Arctic Bay next Nunavut community to receive new hockey gear
“Hockey’s a game of fun, and sometimes you tend to lose that"
Ontario Hockey League defenceman Alex Gudbranson, 19, stands out in a crowd at the Iqaluit airport.
Waiting for a connecting flight, the six-foot Sault Ste. Marie Greyhounds grinder stands up straight with shoulders double the breadth and width of most people.
But it’s not just how he looks. Gudbranson might be the most excited person in the terminal — he’ll be helping distribute brand new hockey gear to youth in Arctic Bay this week.
“First of all, it’s giving back. It’s bringing hockey equipment up to kids who can’t get the game rolling everywhere,” Gudbranson said.
The give-away is a part of Project North — a not-for-profit organization that has donated batches of hockey equipment worth $25,000 to 15 different northern communities since 2009, to communities in the North, supported by the National Hockey League’s Player Association’s Goals and Dreams fund.
The group also raises money through a campaign called Gear Up, where people can donate money for hockey sticks, shoulder pads, gloves, helmets and goalie gear, or a whole bag of equipment, on their website.
“This is marking a really important year for Project North,” said Michelle Valberg, founder of the project.
“We’re going into our fifth year, and we’re going to have delivered over $500,000 worth of hockey equipment,” Valberg said.
Valberg said she plans on doubling that tally over the next five years.
Alex Gudbranson’s brother Erik, who plays for the Florida Panthers in the NHL, was supposed to join the Project North contingent to Arctic Bay but Erik got a call from Team Canada to play at the World Championship in Minsk, Belarus, alongside NHL stars such as Nazem Kadri and Brayden Schenn.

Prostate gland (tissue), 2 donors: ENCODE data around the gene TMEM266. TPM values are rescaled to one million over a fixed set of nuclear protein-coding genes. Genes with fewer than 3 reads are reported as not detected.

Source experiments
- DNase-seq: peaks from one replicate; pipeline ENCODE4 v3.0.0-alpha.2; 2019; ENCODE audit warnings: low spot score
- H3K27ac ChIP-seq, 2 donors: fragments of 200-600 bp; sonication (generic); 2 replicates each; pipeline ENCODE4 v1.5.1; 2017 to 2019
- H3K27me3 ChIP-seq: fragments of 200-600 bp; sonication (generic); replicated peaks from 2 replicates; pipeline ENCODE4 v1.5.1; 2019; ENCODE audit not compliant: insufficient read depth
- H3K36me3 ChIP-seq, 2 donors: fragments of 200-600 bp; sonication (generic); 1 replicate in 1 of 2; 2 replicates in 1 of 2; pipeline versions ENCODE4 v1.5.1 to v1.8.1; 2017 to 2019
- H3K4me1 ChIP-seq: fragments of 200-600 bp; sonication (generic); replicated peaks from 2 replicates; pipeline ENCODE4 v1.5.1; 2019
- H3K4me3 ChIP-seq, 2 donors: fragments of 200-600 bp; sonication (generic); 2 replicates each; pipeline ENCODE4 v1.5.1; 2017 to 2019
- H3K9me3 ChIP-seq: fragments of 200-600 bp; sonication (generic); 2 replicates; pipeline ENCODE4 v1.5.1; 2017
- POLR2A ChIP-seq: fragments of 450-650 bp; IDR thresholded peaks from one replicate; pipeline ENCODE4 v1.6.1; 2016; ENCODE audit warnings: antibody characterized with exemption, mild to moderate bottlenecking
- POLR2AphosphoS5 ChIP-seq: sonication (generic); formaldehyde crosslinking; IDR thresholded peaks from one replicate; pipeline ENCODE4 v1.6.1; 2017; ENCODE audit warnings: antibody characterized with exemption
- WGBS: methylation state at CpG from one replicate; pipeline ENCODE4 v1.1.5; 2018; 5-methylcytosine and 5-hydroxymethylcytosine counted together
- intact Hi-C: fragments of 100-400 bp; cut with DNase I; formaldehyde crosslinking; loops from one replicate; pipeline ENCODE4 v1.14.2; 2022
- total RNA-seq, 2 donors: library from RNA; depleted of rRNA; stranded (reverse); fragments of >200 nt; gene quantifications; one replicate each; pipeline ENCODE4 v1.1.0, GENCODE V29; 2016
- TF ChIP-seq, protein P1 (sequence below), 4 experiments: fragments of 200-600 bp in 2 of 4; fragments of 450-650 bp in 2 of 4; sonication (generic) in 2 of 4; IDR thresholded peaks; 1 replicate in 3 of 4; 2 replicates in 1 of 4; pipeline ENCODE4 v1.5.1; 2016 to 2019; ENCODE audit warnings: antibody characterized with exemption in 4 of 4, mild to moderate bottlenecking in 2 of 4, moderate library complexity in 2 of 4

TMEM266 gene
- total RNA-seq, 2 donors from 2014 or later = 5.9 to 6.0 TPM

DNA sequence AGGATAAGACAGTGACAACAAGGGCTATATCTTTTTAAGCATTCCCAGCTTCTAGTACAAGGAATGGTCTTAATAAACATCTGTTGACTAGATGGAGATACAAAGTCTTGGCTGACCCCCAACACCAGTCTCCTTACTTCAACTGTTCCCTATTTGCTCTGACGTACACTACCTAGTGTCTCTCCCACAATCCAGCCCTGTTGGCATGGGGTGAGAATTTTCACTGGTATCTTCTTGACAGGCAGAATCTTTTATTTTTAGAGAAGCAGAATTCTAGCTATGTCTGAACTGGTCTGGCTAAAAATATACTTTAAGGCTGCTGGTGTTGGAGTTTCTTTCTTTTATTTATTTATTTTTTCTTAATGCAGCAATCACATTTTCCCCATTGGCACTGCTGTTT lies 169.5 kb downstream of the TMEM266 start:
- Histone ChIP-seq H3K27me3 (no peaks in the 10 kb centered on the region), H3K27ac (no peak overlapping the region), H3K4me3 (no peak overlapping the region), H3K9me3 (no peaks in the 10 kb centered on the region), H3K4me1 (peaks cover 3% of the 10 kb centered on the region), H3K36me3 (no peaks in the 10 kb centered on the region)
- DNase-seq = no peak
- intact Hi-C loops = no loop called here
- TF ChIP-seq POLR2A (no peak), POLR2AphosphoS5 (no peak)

“He said it’s too bad the timing couldn’t be different,” said Donna Gudbranson, Erik and Alex’s mother, who’s accompanying him on the trip.
The hamlet of Arctic Bay, with a population of about 700, has been clearing away a section of ice just outside the community where the hockey equipment, which includes everything from shoulder pads to skates, will be divvied up through a draw.
It’s also where Gudbranson, and coaches who have joined them, will practice and play shinny with the youth.
Gudbranson said he plans on teaching kids just to have fun on the ice.
“Hockey’s a game of fun, and sometimes you tend to lose that. And going up to Arctic Bay, you play on the frozen lake, and you get out there and have a good time,” he said.
Most of the Project North team paid their own way to fly to Arctic Bay, Valberg said, with a discount from First Air. The airline also flew the hockey equipment up to the community for free.
But there’s an addition to the usual Project North program this time — Valberg will be holding a photography workshop with Arctic Bay resident Clare Kines.
A veteran photographer, Valberg’s images have been published in magazines such as National Geographic.
It’s a massive opportunity for photographers in Arctic Bay, Kines said — Kines, a freelance photographer himself and contributor to Nunatsiaq News, said there’s a culture of photography in the community.
“It’s nice. It’s something the people are interested in. We have lots of people that continually push each other,” Kines told Nunatsiaq News on the phone from Arctic Bay.
Valberg, who is also a Nikon ambassador, is bringing up 18 Nikon Coolpix point-and-shoot cameras that she’ll be giving away to those participating in the workshops.
And 11 students will have the opportunity to learn from Valberg and Kines through the workshops, as well as a few other interested shooters in town.
The whole Project North team is in Arctic Bay until May 11. There will also be cultural events such as throat singing and iglu building.